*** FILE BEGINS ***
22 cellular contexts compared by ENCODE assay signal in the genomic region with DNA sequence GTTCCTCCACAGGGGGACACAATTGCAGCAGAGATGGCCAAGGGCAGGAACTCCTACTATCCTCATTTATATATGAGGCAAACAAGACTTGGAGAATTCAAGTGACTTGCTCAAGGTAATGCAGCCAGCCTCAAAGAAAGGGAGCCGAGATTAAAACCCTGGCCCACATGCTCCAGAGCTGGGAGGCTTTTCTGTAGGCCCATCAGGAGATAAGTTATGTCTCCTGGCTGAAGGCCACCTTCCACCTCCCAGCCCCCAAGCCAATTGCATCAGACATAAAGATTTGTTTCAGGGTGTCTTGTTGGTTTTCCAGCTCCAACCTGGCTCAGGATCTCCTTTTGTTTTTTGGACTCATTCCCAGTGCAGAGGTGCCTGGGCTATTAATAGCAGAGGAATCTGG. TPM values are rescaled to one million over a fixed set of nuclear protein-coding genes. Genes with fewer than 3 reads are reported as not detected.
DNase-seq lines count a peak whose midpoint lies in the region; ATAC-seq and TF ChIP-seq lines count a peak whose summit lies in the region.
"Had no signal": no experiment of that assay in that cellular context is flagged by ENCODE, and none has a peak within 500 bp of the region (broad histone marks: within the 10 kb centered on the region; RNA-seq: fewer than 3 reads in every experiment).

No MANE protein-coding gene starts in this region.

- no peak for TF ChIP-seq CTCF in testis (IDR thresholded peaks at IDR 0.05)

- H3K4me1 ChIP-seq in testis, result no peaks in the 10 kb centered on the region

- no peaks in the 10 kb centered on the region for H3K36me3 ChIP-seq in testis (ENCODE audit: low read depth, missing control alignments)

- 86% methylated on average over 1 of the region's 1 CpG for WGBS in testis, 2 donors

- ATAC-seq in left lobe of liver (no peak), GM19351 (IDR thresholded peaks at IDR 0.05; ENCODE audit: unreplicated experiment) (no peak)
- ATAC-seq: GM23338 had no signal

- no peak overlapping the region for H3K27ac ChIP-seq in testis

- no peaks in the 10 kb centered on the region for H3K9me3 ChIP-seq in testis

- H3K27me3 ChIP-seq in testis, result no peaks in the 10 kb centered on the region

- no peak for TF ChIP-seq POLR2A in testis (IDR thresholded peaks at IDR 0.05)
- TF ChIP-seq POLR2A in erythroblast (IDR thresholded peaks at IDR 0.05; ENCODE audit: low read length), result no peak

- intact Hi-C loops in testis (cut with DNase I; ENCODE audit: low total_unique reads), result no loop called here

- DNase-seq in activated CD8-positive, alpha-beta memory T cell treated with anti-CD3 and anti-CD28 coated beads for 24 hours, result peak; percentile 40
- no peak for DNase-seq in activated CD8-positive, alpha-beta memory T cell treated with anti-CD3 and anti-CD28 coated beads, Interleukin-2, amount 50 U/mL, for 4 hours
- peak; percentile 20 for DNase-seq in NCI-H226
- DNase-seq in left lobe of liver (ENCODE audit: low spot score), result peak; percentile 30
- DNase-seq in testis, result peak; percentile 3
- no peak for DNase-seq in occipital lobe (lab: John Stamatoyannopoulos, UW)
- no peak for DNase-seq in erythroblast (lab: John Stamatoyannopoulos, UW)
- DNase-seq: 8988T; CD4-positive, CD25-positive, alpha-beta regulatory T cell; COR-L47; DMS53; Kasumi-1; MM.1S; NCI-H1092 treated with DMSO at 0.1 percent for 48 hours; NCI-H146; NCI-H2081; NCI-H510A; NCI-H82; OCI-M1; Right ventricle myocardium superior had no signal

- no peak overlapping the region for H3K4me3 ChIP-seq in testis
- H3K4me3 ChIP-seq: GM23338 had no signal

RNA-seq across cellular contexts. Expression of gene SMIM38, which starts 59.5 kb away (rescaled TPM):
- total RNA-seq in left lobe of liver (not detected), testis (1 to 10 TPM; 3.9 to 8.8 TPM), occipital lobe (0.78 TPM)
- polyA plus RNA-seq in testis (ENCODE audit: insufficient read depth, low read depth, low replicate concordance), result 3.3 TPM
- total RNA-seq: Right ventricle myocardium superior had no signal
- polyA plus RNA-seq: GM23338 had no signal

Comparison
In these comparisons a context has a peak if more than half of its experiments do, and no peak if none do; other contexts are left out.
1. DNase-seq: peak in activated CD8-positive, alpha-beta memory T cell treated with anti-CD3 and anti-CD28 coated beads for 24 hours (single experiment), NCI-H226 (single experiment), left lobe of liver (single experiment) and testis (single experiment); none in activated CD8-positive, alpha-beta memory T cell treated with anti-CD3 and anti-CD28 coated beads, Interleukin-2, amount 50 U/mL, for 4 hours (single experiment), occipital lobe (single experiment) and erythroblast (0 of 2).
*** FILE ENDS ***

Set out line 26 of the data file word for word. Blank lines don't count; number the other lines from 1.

- H3K4me3 ChIP-seq: GM23338 had no signal